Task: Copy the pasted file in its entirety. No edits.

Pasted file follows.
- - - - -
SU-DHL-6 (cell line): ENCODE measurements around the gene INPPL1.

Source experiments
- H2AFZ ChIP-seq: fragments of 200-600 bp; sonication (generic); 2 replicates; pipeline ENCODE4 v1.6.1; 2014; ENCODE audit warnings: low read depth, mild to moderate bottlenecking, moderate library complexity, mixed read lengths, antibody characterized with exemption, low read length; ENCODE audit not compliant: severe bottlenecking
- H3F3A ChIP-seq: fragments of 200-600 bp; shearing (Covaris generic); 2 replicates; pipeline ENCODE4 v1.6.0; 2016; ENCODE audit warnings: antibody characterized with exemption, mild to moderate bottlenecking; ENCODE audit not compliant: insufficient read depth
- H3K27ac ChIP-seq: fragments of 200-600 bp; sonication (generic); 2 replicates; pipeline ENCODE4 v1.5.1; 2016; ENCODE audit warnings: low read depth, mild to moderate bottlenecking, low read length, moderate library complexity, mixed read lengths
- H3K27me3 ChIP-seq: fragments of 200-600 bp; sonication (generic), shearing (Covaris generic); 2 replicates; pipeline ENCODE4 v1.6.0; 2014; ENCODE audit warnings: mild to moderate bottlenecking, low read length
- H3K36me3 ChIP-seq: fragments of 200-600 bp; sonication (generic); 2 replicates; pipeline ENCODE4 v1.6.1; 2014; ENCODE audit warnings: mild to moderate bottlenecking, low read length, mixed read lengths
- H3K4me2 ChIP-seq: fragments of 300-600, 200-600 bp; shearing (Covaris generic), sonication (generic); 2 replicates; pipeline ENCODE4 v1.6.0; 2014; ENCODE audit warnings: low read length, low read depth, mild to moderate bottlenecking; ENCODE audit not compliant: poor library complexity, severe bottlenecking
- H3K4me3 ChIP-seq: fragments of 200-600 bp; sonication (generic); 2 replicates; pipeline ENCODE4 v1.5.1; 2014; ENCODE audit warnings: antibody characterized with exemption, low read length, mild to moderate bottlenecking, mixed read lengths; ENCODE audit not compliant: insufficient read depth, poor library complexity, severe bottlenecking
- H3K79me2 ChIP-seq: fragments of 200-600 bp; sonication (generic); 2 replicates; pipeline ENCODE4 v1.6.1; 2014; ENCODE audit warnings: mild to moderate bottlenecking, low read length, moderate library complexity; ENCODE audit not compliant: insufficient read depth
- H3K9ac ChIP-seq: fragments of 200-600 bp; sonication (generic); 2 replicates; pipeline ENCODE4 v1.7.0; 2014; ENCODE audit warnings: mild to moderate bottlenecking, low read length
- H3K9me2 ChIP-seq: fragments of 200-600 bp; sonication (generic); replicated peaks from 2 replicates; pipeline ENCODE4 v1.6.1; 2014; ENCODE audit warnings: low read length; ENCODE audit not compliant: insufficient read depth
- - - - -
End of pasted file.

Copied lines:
SU-DHL-6 (cell line): ENCODE measurements around the gene INPPL1.

Source experiments
- H2AFZ ChIP-seq: fragments of 200-600 bp; sonication (generic); 2 replicates; pipeline ENCODE4 v1.6.1; 2014; ENCODE audit warnings: low read depth, mild to moderate bottlenecking, moderate library complexity, mixed read lengths, antibody characterized with exemption, low read length; ENCODE audit not compliant: severe bottlenecking
- H3F3A ChIP-seq: fragments of 200-600 bp; shearing (Covaris generic); 2 replicates; pipeline ENCODE4 v1.6.0; 2016; ENCODE audit warnings: antibody characterized with exemption, mild to moderate bottlenecking; ENCODE audit not compliant: insufficient read depth
- H3K27ac ChIP-seq: fragments of 200-600 bp; sonication (generic); 2 replicates; pipeline ENCODE4 v1.5.1; 2016; ENCODE audit warnings: low read depth, mild to moderate bottlenecking, low read length, moderate library complexity, mixed read lengths
- H3K27me3 ChIP-seq: fragments of 200-600 bp; sonication (generic), shearing (Covaris generic); 2 replicates; pipeline ENCODE4 v1.6.0; 2014; ENCODE audit warnings: mild to moderate bottlenecking, low read length
- H3K36me3 ChIP-seq: fragments of 200-600 bp; sonication (generic); 2 replicates; pipeline ENCODE4 v1.6.1; 2014; ENCODE audit warnings: mild to moderate bottlenecking, low read length, mixed read lengths
- H3K4me2 ChIP-seq: fragments of 300-600, 200-600 bp; shearing (Covaris generic), sonication (generic); 2 replicates; pipeline ENCODE4 v1.6.0; 2014; ENCODE audit warnings: low read length, low read depth, mild to moderate bottlenecking; ENCODE audit not compliant: poor library complexity, severe bottlenecking
- H3K4me3 ChIP-seq: fragments of 200-600 bp; sonication (generic); 2 replicates; pipeline ENCODE4 v1.5.1; 2014; ENCODE audit warnings: antibody characterized with exemption, low read length, mild to moderate bottlenecking, mixed read lengths; ENCODE audit not compliant: insufficient read depth, poor library complexity, severe bottlenecking
- H3K79me2 ChIP-seq: fragments of 200-600 bp; sonication (generic); 2 replicates; pipeline ENCODE4 v1.6.1; 2014; ENCODE audit warnings: mild to moderate bottlenecking, low read length, moderate library complexity; ENCODE audit not compliant: insufficient read depth
- H3K9ac ChIP-seq: fragments of 200-600 bp; sonication (generic); 2 replicates; pipeline ENCODE4 v1.7.0; 2014; ENCODE audit warnings: mild to moderate bottlenecking, low read length
- H3K9me2 ChIP-seq: fragments of 200-600 bp; sonication (generic); replicated peaks from 2 replicates; pipeline ENCODE4 v1.6.1; 2014; ENCODE audit warnings: low read length; ENCODE audit not compliant: insufficient read depth